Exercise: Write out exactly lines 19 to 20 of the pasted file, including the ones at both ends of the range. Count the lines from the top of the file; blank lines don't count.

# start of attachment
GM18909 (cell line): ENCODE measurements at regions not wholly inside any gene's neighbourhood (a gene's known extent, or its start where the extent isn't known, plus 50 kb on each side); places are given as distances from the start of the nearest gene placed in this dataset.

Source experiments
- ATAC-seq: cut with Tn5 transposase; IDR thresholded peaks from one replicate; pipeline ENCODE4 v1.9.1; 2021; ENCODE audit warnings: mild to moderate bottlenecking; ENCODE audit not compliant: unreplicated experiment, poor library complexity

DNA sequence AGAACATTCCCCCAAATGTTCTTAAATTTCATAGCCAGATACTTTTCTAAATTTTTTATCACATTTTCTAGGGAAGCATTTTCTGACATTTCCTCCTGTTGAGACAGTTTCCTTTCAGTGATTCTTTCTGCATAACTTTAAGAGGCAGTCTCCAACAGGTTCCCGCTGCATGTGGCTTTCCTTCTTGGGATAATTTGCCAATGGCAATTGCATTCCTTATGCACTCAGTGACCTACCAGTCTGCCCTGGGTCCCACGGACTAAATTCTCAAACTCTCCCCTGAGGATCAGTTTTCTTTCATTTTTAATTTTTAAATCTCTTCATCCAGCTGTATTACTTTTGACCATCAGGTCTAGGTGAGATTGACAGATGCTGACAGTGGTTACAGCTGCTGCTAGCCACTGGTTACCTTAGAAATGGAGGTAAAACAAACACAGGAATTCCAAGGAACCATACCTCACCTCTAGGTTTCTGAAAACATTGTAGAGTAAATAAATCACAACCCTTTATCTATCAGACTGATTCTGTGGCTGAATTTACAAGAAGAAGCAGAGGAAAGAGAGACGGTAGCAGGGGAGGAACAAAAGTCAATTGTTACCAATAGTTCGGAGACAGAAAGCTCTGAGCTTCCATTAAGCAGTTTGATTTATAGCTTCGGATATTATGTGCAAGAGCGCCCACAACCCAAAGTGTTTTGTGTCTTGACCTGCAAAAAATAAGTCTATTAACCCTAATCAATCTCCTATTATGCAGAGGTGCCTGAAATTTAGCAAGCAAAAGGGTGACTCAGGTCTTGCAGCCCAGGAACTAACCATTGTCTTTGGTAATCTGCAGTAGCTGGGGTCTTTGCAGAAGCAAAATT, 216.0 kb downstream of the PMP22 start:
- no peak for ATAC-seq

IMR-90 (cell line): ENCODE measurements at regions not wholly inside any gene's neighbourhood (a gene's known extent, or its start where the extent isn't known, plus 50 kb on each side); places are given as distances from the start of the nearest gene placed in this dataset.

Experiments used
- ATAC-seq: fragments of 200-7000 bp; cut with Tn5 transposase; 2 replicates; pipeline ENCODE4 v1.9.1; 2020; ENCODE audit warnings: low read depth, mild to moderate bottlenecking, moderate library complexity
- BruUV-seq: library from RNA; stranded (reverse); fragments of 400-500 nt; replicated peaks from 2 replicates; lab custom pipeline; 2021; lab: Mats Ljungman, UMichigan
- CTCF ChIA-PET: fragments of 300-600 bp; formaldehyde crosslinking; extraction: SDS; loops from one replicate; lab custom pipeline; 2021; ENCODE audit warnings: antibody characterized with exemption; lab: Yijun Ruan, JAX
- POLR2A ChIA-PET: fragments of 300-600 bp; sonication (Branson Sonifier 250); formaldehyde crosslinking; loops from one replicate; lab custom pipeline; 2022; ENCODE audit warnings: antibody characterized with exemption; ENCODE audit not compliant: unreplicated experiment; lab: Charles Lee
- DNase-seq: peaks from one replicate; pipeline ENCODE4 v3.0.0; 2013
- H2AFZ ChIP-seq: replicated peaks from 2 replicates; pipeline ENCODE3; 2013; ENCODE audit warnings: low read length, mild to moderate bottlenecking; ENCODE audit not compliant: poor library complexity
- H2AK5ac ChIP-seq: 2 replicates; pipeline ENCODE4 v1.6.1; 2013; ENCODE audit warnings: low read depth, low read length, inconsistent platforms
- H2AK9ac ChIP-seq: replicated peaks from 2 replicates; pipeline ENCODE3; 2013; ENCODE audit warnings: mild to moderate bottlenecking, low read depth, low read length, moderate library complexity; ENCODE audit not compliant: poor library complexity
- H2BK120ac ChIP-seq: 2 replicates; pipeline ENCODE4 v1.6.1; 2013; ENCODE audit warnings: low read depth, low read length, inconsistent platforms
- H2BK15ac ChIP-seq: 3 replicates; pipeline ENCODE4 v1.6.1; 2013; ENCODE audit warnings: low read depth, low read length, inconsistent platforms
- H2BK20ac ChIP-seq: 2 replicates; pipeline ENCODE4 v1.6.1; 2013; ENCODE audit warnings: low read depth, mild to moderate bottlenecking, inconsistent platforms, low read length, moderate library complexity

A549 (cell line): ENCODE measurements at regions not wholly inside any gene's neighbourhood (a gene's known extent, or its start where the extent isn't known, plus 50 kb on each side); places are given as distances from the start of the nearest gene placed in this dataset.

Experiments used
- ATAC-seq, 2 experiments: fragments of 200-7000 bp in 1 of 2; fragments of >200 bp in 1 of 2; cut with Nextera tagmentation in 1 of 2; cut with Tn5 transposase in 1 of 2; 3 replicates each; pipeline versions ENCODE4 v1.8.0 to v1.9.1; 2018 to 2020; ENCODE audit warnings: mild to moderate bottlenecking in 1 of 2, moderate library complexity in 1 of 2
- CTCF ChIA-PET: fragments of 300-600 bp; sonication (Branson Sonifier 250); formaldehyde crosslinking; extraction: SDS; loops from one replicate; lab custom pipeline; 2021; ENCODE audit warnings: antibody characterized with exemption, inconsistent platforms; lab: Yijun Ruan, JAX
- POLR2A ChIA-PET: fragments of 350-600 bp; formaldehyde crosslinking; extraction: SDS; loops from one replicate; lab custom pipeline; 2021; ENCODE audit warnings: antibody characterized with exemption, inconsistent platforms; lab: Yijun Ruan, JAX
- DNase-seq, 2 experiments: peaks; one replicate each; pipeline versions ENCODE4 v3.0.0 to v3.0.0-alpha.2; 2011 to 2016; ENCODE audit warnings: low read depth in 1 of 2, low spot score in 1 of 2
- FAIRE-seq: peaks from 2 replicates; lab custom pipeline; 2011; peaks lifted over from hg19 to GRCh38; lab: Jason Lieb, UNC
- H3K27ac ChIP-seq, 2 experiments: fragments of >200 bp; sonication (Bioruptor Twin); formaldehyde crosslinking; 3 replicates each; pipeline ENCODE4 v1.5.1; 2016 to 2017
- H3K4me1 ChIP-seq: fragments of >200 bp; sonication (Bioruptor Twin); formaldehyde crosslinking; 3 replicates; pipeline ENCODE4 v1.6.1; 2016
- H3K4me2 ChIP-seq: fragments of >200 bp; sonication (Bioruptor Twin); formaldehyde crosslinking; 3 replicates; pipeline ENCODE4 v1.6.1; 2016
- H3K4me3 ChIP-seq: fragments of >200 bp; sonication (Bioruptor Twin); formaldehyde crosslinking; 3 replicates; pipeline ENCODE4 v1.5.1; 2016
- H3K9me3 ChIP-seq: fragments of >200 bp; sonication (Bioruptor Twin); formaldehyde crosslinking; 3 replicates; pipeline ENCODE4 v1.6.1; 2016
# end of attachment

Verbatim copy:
A549 (cell line): ENCODE measurements at regions not wholly inside any gene's neighbourhood (a gene's known extent, or its start where the extent isn't known, plus 50 kb on each side); places are given as distances from the start of the nearest gene placed in this dataset.

Experiments used